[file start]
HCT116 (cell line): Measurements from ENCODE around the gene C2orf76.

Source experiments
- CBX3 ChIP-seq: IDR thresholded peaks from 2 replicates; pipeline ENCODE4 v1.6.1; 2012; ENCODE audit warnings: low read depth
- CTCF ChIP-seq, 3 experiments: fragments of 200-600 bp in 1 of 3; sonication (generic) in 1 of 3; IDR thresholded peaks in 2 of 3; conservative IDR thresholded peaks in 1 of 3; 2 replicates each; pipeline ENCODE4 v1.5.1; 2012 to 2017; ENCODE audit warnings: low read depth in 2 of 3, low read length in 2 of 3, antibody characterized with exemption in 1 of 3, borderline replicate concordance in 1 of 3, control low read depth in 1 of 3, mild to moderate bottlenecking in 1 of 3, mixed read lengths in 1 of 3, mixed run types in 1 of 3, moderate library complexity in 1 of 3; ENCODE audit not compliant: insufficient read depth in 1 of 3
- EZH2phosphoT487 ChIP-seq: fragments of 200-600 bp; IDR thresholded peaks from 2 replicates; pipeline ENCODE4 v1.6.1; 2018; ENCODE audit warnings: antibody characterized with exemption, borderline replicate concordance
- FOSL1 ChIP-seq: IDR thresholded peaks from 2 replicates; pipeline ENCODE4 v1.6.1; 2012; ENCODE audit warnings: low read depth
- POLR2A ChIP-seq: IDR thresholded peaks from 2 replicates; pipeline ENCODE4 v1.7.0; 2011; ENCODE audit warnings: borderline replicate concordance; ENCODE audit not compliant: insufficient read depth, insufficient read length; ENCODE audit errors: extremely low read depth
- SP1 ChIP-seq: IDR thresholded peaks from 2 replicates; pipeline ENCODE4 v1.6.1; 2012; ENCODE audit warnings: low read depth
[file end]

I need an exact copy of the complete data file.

HCT116 (cell line): Measurements from ENCODE around the gene C2orf76.

Source experiments
- CBX3 ChIP-seq: IDR thresholded peaks from 2 replicates; pipeline ENCODE4 v1.6.1; 2012; ENCODE audit warnings: low read depth
- CTCF ChIP-seq, 3 experiments: fragments of 200-600 bp in 1 of 3; sonication (generic) in 1 of 3; IDR thresholded peaks in 2 of 3; conservative IDR thresholded peaks in 1 of 3; 2 replicates each; pipeline ENCODE4 v1.5.1; 2012 to 2017; ENCODE audit warnings: low read depth in 2 of 3, low read length in 2 of 3, antibody characterized with exemption in 1 of 3, borderline replicate concordance in 1 of 3, control low read depth in 1 of 3, mild to moderate bottlenecking in 1 of 3, mixed read lengths in 1 of 3, mixed run types in 1 of 3, moderate library complexity in 1 of 3; ENCODE audit not compliant: insufficient read depth in 1 of 3
- EZH2phosphoT487 ChIP-seq: fragments of 200-600 bp; IDR thresholded peaks from 2 replicates; pipeline ENCODE4 v1.6.1; 2018; ENCODE audit warnings: antibody characterized with exemption, borderline replicate concordance
- FOSL1 ChIP-seq: IDR thresholded peaks from 2 replicates; pipeline ENCODE4 v1.6.1; 2012; ENCODE audit warnings: low read depth
- POLR2A ChIP-seq: IDR thresholded peaks from 2 replicates; pipeline ENCODE4 v1.7.0; 2011; ENCODE audit warnings: borderline replicate concordance; ENCODE audit not compliant: insufficient read depth, insufficient read length; ENCODE audit errors: extremely low read depth
- SP1 ChIP-seq: IDR thresholded peaks from 2 replicates; pipeline ENCODE4 v1.6.1; 2012; ENCODE audit warnings: low read depth